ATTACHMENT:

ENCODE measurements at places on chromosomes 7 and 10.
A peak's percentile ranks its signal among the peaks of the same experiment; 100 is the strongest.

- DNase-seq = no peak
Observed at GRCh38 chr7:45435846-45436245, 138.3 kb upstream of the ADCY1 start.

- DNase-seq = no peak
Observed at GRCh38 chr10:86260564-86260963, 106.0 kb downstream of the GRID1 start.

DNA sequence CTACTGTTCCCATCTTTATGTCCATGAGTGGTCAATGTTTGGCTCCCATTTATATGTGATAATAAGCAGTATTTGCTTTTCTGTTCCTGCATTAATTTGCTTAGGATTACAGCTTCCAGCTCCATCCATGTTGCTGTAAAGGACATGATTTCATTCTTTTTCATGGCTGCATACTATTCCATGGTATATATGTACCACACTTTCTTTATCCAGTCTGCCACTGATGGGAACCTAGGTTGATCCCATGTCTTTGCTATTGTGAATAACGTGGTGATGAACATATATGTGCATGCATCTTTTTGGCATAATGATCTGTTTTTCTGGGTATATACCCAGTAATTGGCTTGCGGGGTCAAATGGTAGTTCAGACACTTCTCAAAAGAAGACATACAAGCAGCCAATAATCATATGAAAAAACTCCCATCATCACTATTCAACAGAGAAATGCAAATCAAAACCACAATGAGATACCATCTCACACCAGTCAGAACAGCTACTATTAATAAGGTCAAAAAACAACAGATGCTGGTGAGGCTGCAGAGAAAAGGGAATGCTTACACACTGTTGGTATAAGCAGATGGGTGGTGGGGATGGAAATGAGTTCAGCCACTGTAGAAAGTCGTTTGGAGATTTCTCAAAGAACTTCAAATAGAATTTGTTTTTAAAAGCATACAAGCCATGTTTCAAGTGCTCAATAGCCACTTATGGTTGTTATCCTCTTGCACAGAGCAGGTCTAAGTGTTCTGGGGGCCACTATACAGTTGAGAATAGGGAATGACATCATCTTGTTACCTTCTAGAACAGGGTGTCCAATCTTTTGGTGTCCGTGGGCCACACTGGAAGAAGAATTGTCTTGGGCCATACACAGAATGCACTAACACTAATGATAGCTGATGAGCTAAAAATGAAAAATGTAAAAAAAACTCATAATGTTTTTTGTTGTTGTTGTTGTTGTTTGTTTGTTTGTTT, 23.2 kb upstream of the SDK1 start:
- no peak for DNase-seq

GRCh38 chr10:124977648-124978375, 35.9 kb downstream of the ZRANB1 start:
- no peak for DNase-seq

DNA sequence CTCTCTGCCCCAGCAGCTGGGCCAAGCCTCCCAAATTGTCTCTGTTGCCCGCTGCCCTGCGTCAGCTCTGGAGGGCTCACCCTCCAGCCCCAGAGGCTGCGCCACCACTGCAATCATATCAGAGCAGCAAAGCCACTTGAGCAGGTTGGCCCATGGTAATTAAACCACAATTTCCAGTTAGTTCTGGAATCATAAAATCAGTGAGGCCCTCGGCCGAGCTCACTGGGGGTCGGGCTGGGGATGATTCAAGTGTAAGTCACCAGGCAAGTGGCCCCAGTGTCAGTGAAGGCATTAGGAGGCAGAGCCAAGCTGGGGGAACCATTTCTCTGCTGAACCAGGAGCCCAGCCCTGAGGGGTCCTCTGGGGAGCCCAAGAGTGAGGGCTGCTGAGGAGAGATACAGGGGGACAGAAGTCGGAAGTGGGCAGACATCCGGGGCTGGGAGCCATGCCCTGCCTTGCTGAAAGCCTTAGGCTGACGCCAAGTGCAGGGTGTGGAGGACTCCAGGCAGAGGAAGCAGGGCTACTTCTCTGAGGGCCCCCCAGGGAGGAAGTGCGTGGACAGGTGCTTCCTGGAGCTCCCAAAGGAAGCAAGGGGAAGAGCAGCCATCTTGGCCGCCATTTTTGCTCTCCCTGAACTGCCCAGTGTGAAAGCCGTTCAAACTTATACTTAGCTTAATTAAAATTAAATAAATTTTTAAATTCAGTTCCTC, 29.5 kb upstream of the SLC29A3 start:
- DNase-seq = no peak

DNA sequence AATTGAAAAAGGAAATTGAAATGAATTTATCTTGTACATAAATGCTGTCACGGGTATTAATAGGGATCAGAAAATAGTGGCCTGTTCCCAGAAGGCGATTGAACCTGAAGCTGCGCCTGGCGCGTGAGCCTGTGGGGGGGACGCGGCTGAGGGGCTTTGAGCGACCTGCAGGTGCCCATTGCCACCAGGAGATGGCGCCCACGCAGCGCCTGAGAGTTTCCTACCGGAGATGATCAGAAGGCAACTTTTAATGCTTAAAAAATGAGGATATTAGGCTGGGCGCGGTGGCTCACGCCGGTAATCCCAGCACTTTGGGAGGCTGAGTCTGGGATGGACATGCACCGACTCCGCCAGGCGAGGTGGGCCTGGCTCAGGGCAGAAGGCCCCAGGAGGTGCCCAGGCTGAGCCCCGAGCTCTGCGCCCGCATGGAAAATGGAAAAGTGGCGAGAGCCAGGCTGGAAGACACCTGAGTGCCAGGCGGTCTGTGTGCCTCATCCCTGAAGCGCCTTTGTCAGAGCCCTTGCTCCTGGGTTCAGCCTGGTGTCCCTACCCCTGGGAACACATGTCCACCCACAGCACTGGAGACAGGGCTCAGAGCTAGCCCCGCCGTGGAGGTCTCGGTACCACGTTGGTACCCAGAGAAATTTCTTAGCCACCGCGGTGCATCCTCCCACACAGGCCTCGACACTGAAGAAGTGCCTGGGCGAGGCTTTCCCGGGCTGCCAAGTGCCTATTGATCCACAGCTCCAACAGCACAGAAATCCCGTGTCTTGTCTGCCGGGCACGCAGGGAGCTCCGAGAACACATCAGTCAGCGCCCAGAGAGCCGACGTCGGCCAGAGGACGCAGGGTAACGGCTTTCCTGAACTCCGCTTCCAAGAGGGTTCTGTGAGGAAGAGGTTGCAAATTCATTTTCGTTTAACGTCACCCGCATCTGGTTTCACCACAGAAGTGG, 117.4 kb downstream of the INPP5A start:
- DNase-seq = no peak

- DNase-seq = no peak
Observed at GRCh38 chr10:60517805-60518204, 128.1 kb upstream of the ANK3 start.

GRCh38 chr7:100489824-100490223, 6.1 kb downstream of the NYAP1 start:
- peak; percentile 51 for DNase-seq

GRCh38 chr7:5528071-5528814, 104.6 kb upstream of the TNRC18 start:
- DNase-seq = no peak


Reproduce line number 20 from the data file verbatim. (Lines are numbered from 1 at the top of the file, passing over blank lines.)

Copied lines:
- DNase-seq = no peak